City gets life saving devices
Two-and-a-half years after a 48-year-old Madison man died of a heart attack on a treadmill at Gold's Gym in Culpeper, his widow's vision of placing Automated External Defibrillators, or AEDs, in all public buildings is coming true in Charlottesville. This month, the City began installing the life-saving devices– which deliver an electrical shock to an irregularly beating heart and increase a cardiac arrest victim's survival rate by as much as 85 percent– in public buildings throughout the city, including in schools, rec centers, parks, and City government offices.
"It's awesome," says Susan Murphy, the widow who just weeks before her husband's death in January 2006, called the Hook suggesting an article about AEDs. Her husband, Henry DeJarnette (pictured right), had recently been diagnosed with a congenital heart murmur and heart disease, and Gold's Gym, where the couple worked out daily, had refused to purchase a device, she said, despite her repeated requests.
Less than two weeks after her first call, Murphy called again, this time sobbing. Henry, she said, had suffered a heart attack right in front of her while running on the treadmill at Gold's in Culpeper. She'd left her own AED in the car, and by the time she raced to retrieve it and applied it to her prone husband's chest– she estimates several minutes had elapsed– it was too late. Henry was dead.
The now-remarried Murphy– who was then known as Susan DeJarnette– told her story in a Hook cover story ["Heartbreak: Could a simple device have saved this man's life," February 9, 2006], and urged safety officials and business owners to purchase the approximately $1,000 devices. She pointed to the fact that the devices have been endorsed by the American Heart Association since the early 1990s after research showed that if a victim of cardiac arrest receives defibrillation, the survival rate can reach as high as 90 percent– but only if the shock is administered immediately after the attack.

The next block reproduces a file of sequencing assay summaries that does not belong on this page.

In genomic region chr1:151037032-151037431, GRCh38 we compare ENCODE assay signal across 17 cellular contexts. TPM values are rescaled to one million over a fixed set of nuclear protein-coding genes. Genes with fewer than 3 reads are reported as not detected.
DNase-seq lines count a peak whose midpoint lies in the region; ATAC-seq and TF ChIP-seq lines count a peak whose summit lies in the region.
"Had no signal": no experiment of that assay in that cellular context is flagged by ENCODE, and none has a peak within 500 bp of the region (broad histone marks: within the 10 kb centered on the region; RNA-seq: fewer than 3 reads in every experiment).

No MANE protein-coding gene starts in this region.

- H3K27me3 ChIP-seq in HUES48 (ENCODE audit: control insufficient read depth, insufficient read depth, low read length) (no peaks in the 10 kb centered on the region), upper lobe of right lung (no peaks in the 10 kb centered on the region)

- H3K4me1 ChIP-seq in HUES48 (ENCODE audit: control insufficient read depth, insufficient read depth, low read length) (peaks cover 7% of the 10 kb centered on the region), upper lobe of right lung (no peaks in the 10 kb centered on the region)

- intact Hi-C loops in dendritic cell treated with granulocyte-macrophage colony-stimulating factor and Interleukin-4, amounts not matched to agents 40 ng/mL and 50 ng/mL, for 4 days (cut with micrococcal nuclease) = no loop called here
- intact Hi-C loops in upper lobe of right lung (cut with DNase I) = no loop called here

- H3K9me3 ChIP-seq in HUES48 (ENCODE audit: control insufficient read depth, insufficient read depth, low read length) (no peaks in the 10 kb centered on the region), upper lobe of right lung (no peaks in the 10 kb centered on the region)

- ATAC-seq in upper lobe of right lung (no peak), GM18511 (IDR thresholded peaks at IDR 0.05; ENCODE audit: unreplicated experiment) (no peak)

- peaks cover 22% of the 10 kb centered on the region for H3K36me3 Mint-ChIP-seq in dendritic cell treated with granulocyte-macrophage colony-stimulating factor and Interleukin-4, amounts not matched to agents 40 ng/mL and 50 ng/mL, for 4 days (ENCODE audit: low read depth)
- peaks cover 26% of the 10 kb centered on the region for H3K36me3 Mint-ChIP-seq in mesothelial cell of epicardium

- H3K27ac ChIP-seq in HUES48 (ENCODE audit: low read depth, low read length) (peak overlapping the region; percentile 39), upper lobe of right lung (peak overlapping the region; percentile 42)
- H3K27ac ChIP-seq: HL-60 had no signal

Charlottesville Fire Chief Charles Werner was one safety official struck by Henry DeJarnette's death. In the months following the article's publication, he and Murphy brainstormed several times and eventually met with state delegate David Toscano to work on legislation to mandate the devices. That effort was unsuccessful.
"We had the legislation drafted, but we never filed it," says Toscano, who explains there wasn't enough support statewide to pass the bill, so he shelved it. Werner says he was frustrated by the failure to introduce the law, so he changed tactics and acted locally. He secured $60,000 of last year's surplus from the city's general budget– enough to purchase and install 55 of the devices, train staff in every location and maintain the equipment for the next two years. In addition, Werner says, he's considering various plans to reward private businesses that voluntarily install AEDs and train their staff. Among his ideas: a city-paid ad campaign praising such businesses.
Already, the major local health clubs have AEDs (ACAC's is pictured above). Gold's Gym, which didn't have AEDs, finally purchased one for each of its two local locations– Charlottesville and Culpeper– after the Hook article ran in 2006. Large music venues including the Paramount and John Paul Jones Arena also both have the devices, as does the airport.
Albemarle County has AEDs in a few public spaces, according to Fire Chief Dan Eggleston, although the AED program is not as extensive as Charlottesville's new plan. Eggleston names the County Office Building as one location with an AED, and he says that some schools may have them but that there is not yet any organized effort to place them in every public building.
Murphy says she's encouraged by Charlottesville's new program, and she hopes other localities will follow the city's lead. Even more critical than placement in public spaces, she believes, is convincing all private businesses to invest in the devices.
"It would be nice someday to imagine that every restaurant would open up and have one, that every theater would have one," she says. "It should be like having a first aid kit."